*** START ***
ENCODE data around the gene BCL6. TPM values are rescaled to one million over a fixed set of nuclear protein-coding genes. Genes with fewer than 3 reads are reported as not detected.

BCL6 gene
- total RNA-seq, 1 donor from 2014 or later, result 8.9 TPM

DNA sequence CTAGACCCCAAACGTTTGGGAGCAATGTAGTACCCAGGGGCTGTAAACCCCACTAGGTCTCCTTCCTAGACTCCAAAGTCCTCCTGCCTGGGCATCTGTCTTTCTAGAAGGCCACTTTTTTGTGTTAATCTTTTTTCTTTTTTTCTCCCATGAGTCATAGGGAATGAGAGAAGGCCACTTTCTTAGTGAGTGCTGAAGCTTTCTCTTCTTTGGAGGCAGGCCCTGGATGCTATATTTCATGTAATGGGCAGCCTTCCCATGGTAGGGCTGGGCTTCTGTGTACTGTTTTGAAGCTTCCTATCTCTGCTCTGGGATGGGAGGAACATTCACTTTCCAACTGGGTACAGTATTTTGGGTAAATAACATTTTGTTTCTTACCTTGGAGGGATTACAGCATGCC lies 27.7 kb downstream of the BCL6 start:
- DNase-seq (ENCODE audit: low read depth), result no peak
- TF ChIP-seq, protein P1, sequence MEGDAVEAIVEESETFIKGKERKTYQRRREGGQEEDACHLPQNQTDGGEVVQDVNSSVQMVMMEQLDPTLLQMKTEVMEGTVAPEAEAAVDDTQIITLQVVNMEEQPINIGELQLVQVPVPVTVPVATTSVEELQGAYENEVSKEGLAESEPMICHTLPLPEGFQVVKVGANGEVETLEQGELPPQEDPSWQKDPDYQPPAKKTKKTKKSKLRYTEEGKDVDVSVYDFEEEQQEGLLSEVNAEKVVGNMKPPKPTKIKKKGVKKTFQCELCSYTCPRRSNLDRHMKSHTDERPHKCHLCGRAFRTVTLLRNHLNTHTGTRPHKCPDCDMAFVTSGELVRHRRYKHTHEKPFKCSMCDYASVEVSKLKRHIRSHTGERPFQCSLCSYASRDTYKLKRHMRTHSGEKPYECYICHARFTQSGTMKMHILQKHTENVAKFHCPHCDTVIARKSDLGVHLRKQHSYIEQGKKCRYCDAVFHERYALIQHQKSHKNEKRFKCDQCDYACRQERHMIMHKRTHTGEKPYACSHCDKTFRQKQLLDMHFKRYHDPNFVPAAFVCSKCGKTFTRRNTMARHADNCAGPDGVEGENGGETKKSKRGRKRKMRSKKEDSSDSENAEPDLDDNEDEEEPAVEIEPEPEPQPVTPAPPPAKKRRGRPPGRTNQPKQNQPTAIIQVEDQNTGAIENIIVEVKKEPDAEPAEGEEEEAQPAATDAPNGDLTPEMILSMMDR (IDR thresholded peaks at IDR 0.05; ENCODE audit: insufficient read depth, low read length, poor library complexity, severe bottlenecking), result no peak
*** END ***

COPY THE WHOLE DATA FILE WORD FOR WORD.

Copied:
ENCODE data around the gene BCL6. TPM values are rescaled to one million over a fixed set of nuclear protein-coding genes. Genes with fewer than 3 reads are reported as not detected.

BCL6 gene
- total RNA-seq, 1 donor from 2014 or later, result 8.9 TPM

DNA sequence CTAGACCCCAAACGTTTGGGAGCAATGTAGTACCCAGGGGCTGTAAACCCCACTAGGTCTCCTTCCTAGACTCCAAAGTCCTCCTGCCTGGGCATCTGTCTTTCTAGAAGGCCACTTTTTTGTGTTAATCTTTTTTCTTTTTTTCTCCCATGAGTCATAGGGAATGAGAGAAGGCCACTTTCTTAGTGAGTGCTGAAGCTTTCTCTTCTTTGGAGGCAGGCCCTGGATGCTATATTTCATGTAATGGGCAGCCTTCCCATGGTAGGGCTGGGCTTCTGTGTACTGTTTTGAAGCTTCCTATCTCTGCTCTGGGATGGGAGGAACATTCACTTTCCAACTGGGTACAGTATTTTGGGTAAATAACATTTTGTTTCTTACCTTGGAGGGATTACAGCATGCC lies 27.7 kb downstream of the BCL6 start:
- DNase-seq (ENCODE audit: low read depth), result no peak
- TF ChIP-seq, protein P1, sequence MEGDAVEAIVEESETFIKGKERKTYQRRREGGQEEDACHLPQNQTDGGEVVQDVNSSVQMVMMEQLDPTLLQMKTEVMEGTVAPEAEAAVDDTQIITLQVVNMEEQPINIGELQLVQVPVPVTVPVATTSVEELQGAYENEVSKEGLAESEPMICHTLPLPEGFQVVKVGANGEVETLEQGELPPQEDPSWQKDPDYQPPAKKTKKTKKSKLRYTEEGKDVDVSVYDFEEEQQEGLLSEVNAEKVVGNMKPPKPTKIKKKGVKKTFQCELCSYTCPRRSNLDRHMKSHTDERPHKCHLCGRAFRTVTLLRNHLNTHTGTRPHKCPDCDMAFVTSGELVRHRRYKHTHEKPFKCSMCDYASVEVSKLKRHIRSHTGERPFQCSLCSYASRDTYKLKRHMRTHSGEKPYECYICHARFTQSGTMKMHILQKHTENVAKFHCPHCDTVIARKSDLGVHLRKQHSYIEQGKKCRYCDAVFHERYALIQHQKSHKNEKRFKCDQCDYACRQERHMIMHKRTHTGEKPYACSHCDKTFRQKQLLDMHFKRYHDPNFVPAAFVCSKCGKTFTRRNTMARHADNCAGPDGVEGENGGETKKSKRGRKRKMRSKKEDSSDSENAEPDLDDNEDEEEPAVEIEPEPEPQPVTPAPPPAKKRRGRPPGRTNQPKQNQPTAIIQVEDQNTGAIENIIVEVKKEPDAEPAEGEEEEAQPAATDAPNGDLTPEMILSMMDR (IDR thresholded peaks at IDR 0.05; ENCODE audit: insufficient read depth, low read length, poor library complexity, severe bottlenecking), result no peak